Industrial Engineering and Economics News
Dr. Mayu KOIKE has just joined our department in January 2023. After obtaining her Ph.D. in social psychology at the University of Edinburgh, she worked at the University of Hiroshima until she joined Tokyo Tech. We interviewed her about her perspectives at Tokyo Tech.
What kind of research do you do?
My research focuses on anthropomorphism and romantic relationships. I am interested in understanding the psychological and cognitive mechanisms behind anthropomorphism, particularly in relation to the forming of strong attachments (i.e., love) with virtual agents and their potential to improve psychological wellbeing (e.g., how we can use relationship research to understand new technologies).
I am very interested in Japanese subcultures. My hobbies have shaped my ideas around the research of human and non-human romantic relationships. Japan is one of the world’s leading countries in terms of anthropomorphism, having developed many reputable anime, manga, and games featuring anthropomorphic characters. These subcultures are extremely popular, attracting fans from all over the world. Some people even imagine fictional characters as if they are real. I wonder whether the relationships we have with non-fictional characters can enhance our psychological wellbeing. As a person who was born and raised in Japan, I am very curious to find the positive aspects of relationships with virtual agents and also how we may form and maintain an authentic relationship with them. This knowledge not only contributes to people in academia but also to technology developers, helping them improve their systems. I view my role as a bridge between users, developers, and academic researchers.
What are the most important and interesting topics in your field at the moment?
I am interested in looking at what benefits forming a romantic relationship with virtual agents can provide and whether these relationships have the potential to improve psychological wellbeing.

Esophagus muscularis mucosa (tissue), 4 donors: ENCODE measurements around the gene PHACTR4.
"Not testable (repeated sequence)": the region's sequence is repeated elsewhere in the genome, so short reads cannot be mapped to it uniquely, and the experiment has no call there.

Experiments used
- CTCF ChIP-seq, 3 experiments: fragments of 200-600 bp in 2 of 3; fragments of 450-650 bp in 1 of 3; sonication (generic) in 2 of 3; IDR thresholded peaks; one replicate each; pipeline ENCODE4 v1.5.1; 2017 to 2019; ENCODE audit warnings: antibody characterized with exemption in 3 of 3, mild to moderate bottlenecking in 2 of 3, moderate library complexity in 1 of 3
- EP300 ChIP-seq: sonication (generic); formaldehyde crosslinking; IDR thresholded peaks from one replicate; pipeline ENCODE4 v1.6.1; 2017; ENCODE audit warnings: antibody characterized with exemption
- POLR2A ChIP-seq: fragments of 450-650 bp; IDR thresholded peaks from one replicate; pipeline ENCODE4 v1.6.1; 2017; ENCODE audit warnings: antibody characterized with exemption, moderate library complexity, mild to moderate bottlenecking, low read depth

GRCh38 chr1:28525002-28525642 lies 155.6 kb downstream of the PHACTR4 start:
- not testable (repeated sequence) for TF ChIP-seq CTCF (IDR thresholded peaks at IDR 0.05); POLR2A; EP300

I have also started a cross-cultural project on defining the emotion of “Moe.” Moe is a concept originally established in Japanese subcultures, such as anime and manga, capturing the idea that we might fall in love with non-human entities (e.g., virtual agents). From my findings, both Japanese and British respondents can understand Moe and have experienced the feeling. If a person has a strong sense of Moe, they will also have heightened pleasant feelings, too. From the results of these surveys, Moe can be categorized as a positive emotion. This research avenue has identified a unique way that people build strong connections and even affection towards fictional characters in the modern world and provides novel insights into the fields of anthropomorphism and relationship science.
Why did you choose Tokyo Tech?
My research focuses on the intersection of psychology and technology. I am very keen to collaborate with technology experts. I believe that interdisciplinary studies have greater potential to improve the production of knowledge itself. I would like to see radical forms of collaborative cross-fertilization across different disciplines to inspire new research. Tokyo Tech is one of the world’s leading universities in technology and it is internationally diverse. I am very much looking forward to expanding my research network globally and cultivating new reseach that we cannot imagine if we just focus on a single discipline.
Finally, what advice do you have for students aspiring to work with you or in your field?
I introduced the concept of romantic anthropomorphism, an intersection of anthropomorphism and romantic relationships (i.e., giving a non-human agent human-like characteristic in a romantic context). I would like to encourage students to follow their curiosities and found new fields of study in academia. My research idea came from my favorite activities and hobbies and thus I truly enjoy the time cultivating this new area of study, even though establishing research from scratch is generally tough. My Ph.D. supervisor used to tell me that it is a very important skill to find a novel topic and place a flag for the ‘next direction of research’ to get ahead of the current trends. This will direct the course of future research and guide researchers to think about prospective questions. During the COVID-19 pandemic, our lifestyles changed and we started to focus on the virtual world much more than in the past. Technologies and virtual agents are here and we cannot avoid living with them. Therefore, it is time to think about what kind of problems and benefits we will encounter in the next 50 years regarding relationships with non-human entities (i.e., virtual agents) and what we should know and prepare to form and maintain good relationships with them. I would like to echo my supervisor’s word to students and hope that we will make future “virtualized” societies better than those of the present.
Please come and join us, and let’s explore ideas that we have never imagined before, together!